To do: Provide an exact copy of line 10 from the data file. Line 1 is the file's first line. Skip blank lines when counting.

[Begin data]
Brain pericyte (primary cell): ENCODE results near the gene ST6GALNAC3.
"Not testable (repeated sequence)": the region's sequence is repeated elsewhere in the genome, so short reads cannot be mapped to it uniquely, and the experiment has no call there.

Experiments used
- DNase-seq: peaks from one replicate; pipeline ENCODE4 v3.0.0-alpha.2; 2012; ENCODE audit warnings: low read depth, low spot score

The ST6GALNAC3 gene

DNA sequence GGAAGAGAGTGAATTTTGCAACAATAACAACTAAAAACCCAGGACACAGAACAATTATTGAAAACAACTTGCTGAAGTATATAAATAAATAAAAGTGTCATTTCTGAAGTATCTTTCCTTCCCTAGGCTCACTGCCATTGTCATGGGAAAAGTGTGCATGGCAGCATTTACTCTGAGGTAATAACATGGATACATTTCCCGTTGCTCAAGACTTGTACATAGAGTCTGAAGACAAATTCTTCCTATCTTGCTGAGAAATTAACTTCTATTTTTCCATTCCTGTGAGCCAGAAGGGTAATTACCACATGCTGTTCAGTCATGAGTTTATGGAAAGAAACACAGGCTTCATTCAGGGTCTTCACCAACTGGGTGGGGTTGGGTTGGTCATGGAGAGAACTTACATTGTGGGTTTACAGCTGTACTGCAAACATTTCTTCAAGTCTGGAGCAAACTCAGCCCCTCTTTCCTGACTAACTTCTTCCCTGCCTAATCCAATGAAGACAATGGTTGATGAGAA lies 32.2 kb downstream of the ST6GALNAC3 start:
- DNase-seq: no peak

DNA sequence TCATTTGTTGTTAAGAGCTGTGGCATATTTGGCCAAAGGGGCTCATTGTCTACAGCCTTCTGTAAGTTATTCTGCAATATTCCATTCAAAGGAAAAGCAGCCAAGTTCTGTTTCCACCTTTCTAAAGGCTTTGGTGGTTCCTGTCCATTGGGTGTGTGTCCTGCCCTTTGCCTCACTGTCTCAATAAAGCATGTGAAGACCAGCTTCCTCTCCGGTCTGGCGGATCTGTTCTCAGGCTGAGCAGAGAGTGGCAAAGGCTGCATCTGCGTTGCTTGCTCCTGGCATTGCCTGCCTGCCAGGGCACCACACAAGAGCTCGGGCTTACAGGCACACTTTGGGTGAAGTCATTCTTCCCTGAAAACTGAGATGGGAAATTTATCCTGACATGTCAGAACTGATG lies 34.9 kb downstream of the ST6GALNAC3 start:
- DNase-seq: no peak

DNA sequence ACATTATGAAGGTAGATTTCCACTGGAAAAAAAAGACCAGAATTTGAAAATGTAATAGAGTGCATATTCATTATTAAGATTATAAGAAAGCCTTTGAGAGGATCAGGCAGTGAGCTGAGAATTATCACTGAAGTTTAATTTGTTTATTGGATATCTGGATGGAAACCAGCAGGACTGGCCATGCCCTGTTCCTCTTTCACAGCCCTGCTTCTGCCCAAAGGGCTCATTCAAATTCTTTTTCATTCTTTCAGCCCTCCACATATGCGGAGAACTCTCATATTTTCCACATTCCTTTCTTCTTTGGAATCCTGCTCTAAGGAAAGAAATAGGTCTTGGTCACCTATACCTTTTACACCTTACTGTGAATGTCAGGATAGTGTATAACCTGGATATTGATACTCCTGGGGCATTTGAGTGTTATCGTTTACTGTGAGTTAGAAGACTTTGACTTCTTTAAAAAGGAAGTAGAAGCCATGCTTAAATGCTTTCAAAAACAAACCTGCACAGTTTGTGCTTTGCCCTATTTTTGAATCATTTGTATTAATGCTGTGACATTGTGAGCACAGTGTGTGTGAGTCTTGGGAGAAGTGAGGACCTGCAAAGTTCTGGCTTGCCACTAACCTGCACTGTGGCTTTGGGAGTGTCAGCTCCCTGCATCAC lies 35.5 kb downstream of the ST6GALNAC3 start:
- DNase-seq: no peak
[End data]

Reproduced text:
DNA sequence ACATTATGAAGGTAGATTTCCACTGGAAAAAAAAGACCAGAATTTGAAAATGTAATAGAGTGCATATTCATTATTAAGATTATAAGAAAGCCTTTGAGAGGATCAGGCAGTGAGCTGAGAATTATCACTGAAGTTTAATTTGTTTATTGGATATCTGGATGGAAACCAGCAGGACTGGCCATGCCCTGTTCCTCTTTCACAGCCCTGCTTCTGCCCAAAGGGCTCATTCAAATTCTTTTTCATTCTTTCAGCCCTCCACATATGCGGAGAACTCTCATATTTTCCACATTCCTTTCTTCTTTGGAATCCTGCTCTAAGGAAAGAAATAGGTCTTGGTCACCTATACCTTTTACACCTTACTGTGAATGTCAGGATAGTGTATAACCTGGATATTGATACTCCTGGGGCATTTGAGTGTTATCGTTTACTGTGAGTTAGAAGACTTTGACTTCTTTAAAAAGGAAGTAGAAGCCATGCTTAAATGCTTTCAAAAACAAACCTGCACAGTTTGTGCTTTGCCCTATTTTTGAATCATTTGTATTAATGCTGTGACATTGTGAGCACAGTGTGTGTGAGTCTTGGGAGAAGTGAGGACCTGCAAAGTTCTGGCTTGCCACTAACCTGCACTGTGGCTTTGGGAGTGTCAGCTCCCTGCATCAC lies 35.5 kb downstream of the ST6GALNAC3 start: